Ramadan will start on or around the evening of April 23 and will be observed by hundreds of millions of Muslims worldwide.
This year Ramadan for most Muslims will be unlike any they have experienced before.
As hundreds of millions of Muslims begin a month of no food or drink from dawn to dusk, it will be marked in a more sombre manner.
Precautions against the coronavirus will mean large public gatherings celebrating Ramadan will be off the menu. For millions around the world, the breaking of the fast is a communal event which this year will be limited to the closest of family relations.
The month of Ramadan is also a period of intense spirituality, self-control and an opportunity to reconnect with God. The Muslim faithful, following their evening meal, will engage in special nighttime prayers known as tarawih.
Mosques around the world have either been closed or attendance has been restricted in a bid to stop the spread of the deadly pandemic. Closures are likely to remain in place for the foreseeable future in the interests of public safety.
What is Ramadan?
Ramadan is the ninth month of the Islamic Hijri calendar. Like the Western Gregorian calendar, the Hijri calendar has 12 months, but unlike it, those months follow the lunar cycle, i.e. a new month begins with each new moon.
The term ‘Hijri’ stems from the Arabic word for ‘migration’ and represents the Prophet Muhammad’s move from the city of Mecca to the city of Medina.
Fasting during Ramadan is one of the five pillars of Islam, along with the Muslim declaration of faith, daily prayer, charity and performing the Hajj pilgrimage to Mecca.
So when does Ramadan start?
The current Islamic year is 1441 and Ramadan in 2020 is expected to start on the evening of Thursday, April 23, subject to the sighting of the new moon.
Each year Ramadan starts roughly ten days earlier because the lunar year is shorter than the solar year. In 2019, Ramadan began on Monday, May 6 and in 2021, it will roughly begin around April 13.
Muslim lunar months last between 29 and 30 days and this largely depends on the sighting of the new full moon usually on the 29th day of each month. If a new moon is not visible, the month automatically lasts for 30 days.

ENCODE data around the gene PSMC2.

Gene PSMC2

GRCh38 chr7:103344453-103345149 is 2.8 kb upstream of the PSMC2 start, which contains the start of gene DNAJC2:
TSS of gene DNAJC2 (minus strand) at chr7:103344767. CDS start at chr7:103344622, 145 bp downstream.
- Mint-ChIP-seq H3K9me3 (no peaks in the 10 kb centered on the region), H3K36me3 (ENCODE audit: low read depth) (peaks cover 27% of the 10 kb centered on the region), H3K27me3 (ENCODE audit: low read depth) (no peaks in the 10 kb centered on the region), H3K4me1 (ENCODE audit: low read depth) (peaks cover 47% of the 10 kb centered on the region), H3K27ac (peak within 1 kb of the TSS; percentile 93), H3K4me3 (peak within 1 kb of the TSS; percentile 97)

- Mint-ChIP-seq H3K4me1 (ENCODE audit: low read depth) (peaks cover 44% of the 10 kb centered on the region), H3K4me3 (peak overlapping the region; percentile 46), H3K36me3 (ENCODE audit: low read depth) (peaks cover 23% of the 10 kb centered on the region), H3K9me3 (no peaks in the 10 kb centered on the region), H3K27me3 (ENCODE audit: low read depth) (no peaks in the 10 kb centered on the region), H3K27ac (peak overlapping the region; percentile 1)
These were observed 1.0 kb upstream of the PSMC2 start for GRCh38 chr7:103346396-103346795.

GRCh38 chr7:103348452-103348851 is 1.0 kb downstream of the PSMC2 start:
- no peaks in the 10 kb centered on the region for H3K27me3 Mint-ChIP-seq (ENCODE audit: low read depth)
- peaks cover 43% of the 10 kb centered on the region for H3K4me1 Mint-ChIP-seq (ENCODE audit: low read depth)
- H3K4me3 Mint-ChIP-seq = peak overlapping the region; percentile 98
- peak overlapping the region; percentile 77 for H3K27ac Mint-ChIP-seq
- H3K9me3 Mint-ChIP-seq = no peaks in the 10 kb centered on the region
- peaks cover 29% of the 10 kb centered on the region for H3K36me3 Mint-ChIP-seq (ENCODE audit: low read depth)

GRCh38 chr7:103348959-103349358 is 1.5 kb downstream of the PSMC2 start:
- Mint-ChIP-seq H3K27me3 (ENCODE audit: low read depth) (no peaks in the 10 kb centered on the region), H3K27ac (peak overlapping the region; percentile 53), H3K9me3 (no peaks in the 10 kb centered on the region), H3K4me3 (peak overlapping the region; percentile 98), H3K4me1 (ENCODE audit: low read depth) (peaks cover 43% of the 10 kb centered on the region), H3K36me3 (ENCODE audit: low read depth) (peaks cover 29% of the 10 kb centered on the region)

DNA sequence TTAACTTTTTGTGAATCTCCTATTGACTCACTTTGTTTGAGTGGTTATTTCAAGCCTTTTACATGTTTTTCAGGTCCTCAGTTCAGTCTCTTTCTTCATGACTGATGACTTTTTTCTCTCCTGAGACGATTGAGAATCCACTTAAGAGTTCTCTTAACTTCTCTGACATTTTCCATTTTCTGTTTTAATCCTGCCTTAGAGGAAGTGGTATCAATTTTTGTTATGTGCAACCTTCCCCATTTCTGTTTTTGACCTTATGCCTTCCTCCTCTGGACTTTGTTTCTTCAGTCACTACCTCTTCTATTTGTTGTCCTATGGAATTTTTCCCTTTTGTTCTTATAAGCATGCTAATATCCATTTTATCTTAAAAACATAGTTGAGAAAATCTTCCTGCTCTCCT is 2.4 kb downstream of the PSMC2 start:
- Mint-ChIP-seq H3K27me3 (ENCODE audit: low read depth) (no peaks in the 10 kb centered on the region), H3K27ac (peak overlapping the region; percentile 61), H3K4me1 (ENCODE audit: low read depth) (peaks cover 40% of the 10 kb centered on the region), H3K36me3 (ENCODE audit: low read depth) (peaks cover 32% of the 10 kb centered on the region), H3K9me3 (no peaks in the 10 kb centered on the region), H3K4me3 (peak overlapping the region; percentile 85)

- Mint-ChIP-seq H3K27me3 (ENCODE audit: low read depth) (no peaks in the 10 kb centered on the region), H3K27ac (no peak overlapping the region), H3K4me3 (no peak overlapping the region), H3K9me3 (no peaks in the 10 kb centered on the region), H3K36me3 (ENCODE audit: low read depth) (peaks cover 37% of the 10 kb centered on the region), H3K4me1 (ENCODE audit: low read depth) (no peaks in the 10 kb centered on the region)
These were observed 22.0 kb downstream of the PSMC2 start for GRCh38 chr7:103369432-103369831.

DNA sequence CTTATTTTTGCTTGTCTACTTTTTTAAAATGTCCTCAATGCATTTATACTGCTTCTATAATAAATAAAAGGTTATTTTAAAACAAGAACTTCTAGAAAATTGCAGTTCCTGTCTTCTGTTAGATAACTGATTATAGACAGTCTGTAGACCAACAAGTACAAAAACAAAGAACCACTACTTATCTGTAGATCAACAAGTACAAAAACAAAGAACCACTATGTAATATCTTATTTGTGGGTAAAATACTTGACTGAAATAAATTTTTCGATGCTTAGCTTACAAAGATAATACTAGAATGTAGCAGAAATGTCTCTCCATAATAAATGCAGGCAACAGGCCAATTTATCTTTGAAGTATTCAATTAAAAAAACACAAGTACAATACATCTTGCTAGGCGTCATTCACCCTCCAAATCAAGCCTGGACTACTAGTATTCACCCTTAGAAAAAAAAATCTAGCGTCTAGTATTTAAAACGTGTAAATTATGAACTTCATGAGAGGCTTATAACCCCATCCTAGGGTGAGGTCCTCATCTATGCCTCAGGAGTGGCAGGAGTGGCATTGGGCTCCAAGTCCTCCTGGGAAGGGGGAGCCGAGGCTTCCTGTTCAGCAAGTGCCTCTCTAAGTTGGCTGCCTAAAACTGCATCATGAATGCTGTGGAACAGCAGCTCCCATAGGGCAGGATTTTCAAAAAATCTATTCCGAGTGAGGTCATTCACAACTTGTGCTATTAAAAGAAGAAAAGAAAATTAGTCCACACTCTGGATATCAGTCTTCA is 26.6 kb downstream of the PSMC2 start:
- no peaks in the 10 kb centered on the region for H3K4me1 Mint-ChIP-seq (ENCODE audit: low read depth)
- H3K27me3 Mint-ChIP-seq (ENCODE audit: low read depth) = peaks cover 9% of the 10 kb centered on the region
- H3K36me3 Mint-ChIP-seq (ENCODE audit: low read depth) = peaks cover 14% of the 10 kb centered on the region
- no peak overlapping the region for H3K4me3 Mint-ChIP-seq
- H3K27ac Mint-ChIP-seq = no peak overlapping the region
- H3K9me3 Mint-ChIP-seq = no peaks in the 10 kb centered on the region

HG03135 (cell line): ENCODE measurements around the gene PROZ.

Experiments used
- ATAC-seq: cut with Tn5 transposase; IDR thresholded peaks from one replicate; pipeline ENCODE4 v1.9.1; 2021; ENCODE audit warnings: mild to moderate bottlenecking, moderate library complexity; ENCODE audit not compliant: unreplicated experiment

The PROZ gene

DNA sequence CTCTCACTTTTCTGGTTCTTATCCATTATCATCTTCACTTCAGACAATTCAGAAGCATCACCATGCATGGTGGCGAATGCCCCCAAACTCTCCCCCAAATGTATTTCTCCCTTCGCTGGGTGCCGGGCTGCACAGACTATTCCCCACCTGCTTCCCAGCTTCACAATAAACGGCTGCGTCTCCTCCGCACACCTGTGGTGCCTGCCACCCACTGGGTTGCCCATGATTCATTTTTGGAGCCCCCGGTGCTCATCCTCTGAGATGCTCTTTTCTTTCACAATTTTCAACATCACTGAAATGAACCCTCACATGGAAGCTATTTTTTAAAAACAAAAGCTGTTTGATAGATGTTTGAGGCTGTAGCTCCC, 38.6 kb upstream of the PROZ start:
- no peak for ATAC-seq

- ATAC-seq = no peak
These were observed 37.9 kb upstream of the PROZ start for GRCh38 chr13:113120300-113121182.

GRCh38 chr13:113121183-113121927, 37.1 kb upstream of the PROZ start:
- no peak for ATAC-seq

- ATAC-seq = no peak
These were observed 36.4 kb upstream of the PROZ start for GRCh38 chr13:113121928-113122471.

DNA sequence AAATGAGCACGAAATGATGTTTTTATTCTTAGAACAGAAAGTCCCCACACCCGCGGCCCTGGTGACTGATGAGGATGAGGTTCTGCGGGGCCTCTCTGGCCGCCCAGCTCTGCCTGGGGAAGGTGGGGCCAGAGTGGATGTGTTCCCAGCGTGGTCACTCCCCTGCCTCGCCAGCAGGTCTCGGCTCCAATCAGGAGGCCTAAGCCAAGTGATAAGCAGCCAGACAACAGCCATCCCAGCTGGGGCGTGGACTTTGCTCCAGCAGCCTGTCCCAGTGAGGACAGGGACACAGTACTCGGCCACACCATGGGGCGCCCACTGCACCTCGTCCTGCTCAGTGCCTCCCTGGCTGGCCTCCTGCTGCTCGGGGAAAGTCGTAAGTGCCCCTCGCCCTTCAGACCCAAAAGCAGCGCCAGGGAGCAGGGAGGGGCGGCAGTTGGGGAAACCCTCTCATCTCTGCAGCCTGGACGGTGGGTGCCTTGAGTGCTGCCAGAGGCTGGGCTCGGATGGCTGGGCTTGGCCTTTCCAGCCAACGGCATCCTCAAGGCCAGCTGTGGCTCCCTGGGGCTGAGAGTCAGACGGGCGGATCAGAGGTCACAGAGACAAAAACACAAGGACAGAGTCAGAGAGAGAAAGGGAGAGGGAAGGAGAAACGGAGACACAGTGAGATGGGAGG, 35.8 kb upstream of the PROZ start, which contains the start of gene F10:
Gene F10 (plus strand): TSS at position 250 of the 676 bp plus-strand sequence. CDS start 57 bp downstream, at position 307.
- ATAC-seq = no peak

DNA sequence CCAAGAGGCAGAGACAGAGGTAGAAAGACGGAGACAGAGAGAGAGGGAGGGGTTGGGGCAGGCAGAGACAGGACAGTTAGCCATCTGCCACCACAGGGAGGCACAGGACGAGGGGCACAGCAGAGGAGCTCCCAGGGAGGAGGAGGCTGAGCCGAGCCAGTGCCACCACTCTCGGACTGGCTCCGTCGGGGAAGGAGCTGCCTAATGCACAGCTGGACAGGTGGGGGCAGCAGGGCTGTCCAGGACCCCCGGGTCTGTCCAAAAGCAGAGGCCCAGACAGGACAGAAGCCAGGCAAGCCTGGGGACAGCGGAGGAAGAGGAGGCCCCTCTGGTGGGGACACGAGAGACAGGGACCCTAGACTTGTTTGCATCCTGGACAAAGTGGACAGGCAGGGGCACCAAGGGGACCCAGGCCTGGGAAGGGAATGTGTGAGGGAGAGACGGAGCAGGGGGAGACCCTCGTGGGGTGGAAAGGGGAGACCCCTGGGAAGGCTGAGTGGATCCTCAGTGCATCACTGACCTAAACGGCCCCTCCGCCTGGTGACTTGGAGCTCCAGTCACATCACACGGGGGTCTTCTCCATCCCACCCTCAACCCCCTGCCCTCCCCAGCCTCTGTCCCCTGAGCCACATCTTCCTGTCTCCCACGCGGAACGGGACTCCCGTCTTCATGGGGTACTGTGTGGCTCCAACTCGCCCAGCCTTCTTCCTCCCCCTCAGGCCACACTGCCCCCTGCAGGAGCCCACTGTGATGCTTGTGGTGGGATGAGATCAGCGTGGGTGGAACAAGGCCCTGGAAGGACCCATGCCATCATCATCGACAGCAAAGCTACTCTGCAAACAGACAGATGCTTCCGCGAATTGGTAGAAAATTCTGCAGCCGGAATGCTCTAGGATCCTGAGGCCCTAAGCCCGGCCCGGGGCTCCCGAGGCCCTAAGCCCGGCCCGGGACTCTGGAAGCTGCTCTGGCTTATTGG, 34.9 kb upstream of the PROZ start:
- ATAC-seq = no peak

Why do Muslims tend to start the month on different days
When Muslims first fasted, they largely inhabited the same location and relied on the naked eye to determine when the moon had been spotted. Information of a moon sighting did not have to travel vast distances as it does today.
As Islam gradually spread over the centuries it was no longer possible to determine the moon sighting in one place and also at the same time transmit to all Muslims globally.
Attempts to standardise the Islamic calendar is a process that was largely undertaken in the 20th Century with the onset of the nation-state.
The Ottomans, the last Islamic caliphate, did not have a standard fasting timetable within its vast lands, choosing instead to leave the process to local Islamic scholars. This was for centuries an uncontentious issue.
Some Muslim countries in recent times have decided to use telescopes in addition to mathematical calculations while others have maintained the age-old tradition of sighting the moon with the naked eye.
Some Muslims disagree on whether sighting the moon in one place should also be applicable in another whether via means of telescopes or otherwise.
As a result, some Muslims begin fasting on one day while others on a different day, however, for centuries this would have been normal.
So why is Ramadan special to Muslims?
Muslims believe that the Angel Gabriel descended from heaven to reveal God’s message to the Prophet Muhammad (who Muslims honorifically add with the tile ‘peace be upon him’) during the month of Ramadan.
These revelations delivered verbally formed the foundational text of the Islamic faith, called the Koran, which Muslims hold to be an unaltered and final message from Allah.
Muslims believe that the night of the revelation is on one of the odd-numbered nights in the last 10 days of the month of Ramadan.
Many Muslims mark the occasion on the 27th night, which they call ‘Laylat ul Qadr’ or ‘The Night of Destiny’ with additional prayer.
Ramadan was later designated as the fasting month by the Prophet Muhammad after revelations in the Koran.
Who do Muslims generally turn to for the moonsighting?
The Saudi Supreme Council, a body composed of Islamic scholars, is one of the main institutions Muslims look to when learning whether there has been a moon sighting or not.
While other Muslim countries decide to practice the sighting for themselves such as Morocco, Turkey, Bangladesh.
What does the word ‘Ramadan’ actually mean?
According to Muslim Matters, the word Ramadan stems from the ancient Arabic word ‘Ramdha’, which means the intense heat of the sun.
The article says that the months were named according to the seasons in which they fell, so Ramadan must originally have applied to a hot summer month.
However, depending on where you live, the pronunciation may differ; Ramadan, Ramzan, Ramazan, are all different ways of saying the same thing.